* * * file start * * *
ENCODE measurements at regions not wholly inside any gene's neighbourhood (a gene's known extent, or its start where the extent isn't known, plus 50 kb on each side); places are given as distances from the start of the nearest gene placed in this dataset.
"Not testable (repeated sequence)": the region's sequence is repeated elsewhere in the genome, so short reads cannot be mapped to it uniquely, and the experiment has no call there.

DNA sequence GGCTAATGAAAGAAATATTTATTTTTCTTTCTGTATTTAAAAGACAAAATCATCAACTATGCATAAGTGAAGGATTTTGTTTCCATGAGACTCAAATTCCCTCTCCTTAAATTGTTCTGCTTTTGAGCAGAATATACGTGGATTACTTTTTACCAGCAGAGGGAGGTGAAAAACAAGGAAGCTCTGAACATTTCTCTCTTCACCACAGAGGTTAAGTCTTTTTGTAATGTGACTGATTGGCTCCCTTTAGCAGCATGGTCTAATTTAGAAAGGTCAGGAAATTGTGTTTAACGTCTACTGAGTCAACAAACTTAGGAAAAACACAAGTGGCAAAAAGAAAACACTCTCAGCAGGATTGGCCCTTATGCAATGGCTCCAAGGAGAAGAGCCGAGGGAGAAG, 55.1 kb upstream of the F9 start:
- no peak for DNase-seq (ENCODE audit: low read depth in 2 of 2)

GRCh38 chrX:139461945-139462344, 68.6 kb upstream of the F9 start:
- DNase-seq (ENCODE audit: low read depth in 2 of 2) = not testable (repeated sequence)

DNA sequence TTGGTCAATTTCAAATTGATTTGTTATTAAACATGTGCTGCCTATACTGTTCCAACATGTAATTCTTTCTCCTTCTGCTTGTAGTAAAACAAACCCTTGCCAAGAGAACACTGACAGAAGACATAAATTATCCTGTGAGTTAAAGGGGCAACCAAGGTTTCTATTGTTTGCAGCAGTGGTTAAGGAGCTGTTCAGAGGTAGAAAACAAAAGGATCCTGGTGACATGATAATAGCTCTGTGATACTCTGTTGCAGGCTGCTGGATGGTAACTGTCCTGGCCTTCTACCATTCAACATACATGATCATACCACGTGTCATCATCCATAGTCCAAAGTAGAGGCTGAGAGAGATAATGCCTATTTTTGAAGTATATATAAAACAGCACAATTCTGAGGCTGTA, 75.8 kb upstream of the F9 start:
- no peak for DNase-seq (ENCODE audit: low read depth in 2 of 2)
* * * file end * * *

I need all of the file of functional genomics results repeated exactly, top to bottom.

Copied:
ENCODE measurements at regions not wholly inside any gene's neighbourhood (a gene's known extent, or its start where the extent isn't known, plus 50 kb on each side); places are given as distances from the start of the nearest gene placed in this dataset.
"Not testable (repeated sequence)": the region's sequence is repeated elsewhere in the genome, so short reads cannot be mapped to it uniquely, and the experiment has no call there.

DNA sequence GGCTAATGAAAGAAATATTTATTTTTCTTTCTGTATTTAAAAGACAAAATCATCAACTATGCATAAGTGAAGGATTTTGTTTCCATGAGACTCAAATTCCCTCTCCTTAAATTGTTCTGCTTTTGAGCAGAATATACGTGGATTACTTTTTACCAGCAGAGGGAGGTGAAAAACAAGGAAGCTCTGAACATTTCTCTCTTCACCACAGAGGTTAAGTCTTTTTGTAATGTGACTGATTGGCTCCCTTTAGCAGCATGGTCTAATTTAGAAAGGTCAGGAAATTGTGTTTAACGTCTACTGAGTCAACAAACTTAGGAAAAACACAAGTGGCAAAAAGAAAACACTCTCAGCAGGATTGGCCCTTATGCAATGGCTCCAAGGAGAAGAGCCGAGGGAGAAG, 55.1 kb upstream of the F9 start:
- no peak for DNase-seq (ENCODE audit: low read depth in 2 of 2)

GRCh38 chrX:139461945-139462344, 68.6 kb upstream of the F9 start:
- DNase-seq (ENCODE audit: low read depth in 2 of 2) = not testable (repeated sequence)

DNA sequence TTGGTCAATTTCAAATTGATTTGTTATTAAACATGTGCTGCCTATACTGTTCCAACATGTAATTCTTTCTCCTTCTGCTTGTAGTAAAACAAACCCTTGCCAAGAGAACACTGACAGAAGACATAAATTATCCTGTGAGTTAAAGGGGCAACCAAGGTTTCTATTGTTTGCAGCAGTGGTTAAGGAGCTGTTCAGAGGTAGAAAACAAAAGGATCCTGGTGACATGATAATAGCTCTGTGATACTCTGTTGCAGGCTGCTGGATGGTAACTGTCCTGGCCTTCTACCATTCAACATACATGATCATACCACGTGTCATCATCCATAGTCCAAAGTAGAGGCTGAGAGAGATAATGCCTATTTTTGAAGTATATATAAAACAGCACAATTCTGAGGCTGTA, 75.8 kb upstream of the F9 start:
- no peak for DNase-seq (ENCODE audit: low read depth in 2 of 2)